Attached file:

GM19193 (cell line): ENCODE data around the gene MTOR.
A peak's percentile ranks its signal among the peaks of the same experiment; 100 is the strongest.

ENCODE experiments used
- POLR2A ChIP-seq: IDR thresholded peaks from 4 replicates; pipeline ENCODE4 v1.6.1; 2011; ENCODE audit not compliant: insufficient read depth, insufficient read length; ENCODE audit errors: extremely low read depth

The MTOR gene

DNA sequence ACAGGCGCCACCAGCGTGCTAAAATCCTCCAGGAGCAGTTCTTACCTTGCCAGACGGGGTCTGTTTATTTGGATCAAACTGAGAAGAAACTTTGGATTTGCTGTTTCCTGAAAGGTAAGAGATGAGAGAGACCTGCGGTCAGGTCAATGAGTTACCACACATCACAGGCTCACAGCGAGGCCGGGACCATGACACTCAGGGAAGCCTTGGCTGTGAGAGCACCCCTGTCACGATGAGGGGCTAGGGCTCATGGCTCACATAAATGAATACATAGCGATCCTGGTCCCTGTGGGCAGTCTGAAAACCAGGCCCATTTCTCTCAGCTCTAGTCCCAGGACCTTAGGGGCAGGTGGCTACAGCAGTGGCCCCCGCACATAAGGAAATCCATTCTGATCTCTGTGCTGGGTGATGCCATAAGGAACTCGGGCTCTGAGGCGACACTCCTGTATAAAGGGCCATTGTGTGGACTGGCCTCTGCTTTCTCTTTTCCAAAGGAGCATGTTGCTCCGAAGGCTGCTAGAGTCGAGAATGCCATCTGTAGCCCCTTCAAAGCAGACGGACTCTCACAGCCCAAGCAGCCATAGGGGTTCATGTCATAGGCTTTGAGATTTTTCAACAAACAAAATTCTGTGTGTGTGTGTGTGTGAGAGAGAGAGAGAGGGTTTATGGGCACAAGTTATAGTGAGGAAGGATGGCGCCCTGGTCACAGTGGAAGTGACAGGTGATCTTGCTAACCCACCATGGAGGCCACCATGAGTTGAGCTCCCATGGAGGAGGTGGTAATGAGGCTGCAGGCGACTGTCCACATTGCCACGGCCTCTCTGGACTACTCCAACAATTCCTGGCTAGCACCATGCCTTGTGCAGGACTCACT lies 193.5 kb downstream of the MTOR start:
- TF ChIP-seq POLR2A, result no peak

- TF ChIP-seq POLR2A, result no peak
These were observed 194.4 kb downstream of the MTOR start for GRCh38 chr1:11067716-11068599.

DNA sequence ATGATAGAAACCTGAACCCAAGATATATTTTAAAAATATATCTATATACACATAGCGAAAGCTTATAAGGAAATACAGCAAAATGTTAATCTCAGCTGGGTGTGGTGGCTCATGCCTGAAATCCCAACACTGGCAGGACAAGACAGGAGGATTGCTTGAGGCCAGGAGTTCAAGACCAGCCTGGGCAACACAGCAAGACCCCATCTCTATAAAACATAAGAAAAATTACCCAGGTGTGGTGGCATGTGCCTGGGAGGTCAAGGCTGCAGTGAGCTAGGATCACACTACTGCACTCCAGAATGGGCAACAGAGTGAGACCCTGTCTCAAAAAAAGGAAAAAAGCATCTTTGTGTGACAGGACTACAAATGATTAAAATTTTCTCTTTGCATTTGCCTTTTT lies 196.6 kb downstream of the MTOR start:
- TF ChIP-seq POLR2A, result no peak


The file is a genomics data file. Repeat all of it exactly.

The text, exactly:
GM19193 (cell line): ENCODE data around the gene MTOR.
A peak's percentile ranks its signal among the peaks of the same experiment; 100 is the strongest.

ENCODE experiments used
- POLR2A ChIP-seq: IDR thresholded peaks from 4 replicates; pipeline ENCODE4 v1.6.1; 2011; ENCODE audit not compliant: insufficient read depth, insufficient read length; ENCODE audit errors: extremely low read depth

The MTOR gene

DNA sequence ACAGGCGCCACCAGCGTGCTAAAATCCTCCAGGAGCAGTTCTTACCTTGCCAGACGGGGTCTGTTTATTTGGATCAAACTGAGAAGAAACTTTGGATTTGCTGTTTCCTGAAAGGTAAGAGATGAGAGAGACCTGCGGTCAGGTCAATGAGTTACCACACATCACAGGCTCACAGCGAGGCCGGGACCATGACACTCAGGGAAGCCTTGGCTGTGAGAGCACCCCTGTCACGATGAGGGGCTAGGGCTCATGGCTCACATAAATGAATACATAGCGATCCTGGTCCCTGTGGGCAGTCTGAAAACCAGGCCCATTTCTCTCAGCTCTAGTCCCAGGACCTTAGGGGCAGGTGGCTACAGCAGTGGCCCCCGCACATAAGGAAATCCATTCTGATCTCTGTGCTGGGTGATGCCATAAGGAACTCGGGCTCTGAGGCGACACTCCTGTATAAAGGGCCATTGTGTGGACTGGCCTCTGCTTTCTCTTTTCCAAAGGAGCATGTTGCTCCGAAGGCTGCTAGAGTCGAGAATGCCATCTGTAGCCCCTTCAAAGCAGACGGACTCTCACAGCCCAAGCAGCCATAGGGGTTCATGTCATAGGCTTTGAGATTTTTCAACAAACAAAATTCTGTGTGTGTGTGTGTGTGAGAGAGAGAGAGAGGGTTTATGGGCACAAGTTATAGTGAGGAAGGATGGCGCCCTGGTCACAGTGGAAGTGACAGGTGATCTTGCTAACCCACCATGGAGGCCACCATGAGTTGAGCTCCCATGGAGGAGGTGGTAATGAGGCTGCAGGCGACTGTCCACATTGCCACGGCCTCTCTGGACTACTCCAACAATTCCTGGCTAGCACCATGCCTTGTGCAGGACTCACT lies 193.5 kb downstream of the MTOR start:
- TF ChIP-seq POLR2A, result no peak

- TF ChIP-seq POLR2A, result no peak
These were observed 194.4 kb downstream of the MTOR start for GRCh38 chr1:11067716-11068599.

DNA sequence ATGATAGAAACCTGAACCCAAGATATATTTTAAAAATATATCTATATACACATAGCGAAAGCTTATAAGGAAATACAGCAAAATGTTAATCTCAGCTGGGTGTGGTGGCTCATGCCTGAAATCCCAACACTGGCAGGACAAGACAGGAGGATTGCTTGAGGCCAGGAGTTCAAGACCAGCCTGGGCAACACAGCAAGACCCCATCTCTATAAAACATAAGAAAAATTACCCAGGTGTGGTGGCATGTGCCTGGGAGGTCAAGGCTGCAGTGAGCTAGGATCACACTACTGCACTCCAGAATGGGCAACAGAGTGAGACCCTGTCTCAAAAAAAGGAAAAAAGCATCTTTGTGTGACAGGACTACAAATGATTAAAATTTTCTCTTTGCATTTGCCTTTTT lies 196.6 kb downstream of the MTOR start:
- TF ChIP-seq POLR2A, result no peak